Sunday night’s 60 Minutes news program showed an interesting story about how Columbia ended a half-decade of war, debilitating poverty and a never-ending drug trade to be a symbol of how a country can rebound. As a result, tourism to the country has double in the past two years.
The first part of the segment showed how an ad campaign and a Christmas outreach ended a war with rebels. It wasn’t easy and politicians nearly struck it down, but not a single shot was fired. President Juan Manuel Santos earned the 2016 Nobel Peace Prize for it.
Correspondent Lara Logan traveled from Bogota to Medellin to see a city that’s unrecognizable from a decade ago. In the 80s-90s (and if you’ve seen the Netflix show Narcos), Medellin was the cocaine and murder capital of the world.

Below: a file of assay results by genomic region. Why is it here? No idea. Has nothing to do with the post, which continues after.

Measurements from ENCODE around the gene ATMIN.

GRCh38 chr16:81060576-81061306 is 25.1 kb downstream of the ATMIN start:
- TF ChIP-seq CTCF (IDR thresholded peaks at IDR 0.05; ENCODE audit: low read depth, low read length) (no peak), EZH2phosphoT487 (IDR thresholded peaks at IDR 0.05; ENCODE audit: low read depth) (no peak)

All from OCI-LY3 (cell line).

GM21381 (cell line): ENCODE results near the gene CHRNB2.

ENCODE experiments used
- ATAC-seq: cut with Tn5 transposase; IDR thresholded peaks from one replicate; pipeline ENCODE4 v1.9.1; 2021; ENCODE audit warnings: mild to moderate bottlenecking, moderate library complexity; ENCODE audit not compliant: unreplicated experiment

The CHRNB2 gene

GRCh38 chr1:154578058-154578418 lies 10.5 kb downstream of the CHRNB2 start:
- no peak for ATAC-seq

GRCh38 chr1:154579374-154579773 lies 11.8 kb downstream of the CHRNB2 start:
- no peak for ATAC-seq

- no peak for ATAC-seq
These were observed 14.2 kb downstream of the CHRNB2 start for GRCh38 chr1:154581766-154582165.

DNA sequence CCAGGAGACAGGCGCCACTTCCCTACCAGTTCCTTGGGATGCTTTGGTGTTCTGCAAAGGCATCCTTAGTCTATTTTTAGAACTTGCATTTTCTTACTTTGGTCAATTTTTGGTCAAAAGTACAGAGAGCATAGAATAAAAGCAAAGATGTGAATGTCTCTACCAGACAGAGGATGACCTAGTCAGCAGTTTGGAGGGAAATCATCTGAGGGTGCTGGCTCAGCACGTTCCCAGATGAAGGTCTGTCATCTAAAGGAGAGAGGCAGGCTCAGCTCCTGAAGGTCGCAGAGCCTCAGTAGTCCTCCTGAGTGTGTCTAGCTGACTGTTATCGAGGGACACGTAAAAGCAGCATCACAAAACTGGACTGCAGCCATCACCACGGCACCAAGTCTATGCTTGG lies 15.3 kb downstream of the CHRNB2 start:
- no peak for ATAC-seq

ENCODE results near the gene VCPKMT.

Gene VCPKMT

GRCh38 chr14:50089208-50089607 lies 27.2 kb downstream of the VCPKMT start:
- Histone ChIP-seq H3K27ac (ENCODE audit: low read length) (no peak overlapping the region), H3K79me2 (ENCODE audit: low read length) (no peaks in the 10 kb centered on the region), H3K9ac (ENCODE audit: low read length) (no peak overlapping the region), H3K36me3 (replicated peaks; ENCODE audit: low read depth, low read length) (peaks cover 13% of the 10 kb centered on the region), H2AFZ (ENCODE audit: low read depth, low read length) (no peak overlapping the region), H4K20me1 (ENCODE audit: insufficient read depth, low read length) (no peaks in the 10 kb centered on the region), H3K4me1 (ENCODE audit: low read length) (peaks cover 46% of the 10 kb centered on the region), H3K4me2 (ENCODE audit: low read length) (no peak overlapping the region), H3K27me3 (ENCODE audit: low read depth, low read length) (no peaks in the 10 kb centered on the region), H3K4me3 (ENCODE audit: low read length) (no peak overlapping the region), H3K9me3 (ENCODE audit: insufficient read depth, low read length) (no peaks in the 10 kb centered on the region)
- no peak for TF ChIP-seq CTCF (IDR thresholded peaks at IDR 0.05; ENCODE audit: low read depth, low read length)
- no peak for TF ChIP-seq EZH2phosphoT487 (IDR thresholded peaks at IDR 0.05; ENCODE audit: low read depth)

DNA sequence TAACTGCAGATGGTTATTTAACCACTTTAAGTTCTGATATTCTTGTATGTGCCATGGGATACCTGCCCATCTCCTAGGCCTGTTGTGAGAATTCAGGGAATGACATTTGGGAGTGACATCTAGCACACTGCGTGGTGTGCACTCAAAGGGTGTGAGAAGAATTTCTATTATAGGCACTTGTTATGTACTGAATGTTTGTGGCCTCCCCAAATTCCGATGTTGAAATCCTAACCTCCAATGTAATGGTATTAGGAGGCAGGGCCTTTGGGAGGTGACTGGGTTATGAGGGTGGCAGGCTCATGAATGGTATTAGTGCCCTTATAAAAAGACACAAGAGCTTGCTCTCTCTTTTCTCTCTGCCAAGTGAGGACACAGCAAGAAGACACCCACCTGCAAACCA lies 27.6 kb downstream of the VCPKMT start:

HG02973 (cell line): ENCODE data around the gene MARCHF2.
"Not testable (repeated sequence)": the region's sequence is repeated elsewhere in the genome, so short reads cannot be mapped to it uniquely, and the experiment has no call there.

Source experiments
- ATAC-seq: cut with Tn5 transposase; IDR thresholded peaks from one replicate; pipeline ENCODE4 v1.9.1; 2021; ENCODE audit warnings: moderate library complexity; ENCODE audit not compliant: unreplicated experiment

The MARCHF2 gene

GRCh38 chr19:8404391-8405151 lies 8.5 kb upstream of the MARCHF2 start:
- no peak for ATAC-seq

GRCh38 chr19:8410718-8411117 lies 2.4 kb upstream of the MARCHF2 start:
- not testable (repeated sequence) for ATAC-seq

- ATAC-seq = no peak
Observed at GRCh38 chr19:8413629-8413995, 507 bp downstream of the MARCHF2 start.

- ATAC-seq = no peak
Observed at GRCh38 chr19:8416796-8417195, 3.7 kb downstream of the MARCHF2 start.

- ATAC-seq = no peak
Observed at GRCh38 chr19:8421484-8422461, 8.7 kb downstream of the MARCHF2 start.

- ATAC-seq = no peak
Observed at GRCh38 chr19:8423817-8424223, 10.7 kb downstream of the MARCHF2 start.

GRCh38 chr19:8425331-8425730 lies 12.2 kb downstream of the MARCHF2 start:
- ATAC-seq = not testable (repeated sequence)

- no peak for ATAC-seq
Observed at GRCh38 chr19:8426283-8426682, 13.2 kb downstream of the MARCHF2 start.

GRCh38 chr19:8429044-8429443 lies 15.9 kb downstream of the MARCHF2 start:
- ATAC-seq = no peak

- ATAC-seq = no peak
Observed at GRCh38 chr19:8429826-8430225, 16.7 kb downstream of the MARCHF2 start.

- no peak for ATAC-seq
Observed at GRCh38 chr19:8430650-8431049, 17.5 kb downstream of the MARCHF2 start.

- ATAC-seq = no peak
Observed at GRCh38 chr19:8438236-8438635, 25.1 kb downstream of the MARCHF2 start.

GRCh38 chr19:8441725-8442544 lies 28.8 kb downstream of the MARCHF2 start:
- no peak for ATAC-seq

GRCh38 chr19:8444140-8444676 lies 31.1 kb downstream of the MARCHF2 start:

The formula to turn it around is simple, and I’ve seen it first-hand in cities like Belfast, Bilbao and Johannesburg — invest in public transportation, the arts and small business. Former Medellin mayor and Antioquia governor of Sergio Fajardo showed the modern buildings, arts centers (like MAMM, Museo de Arte Moderno) and nightlife that’s making Medellin a top destination in South America.
The focus of the revitalization is the escalators and sky buckets that take locals and visitors up the mountain side. The series of escalators, known as Escaleras Electricas De La Comuna 13, will remind you of the series escalators in Hong Kong. The sky buckets is meant to symbolical connect the business area to the working class favelas along the mountain to make it a more united city.
You can watch the report below: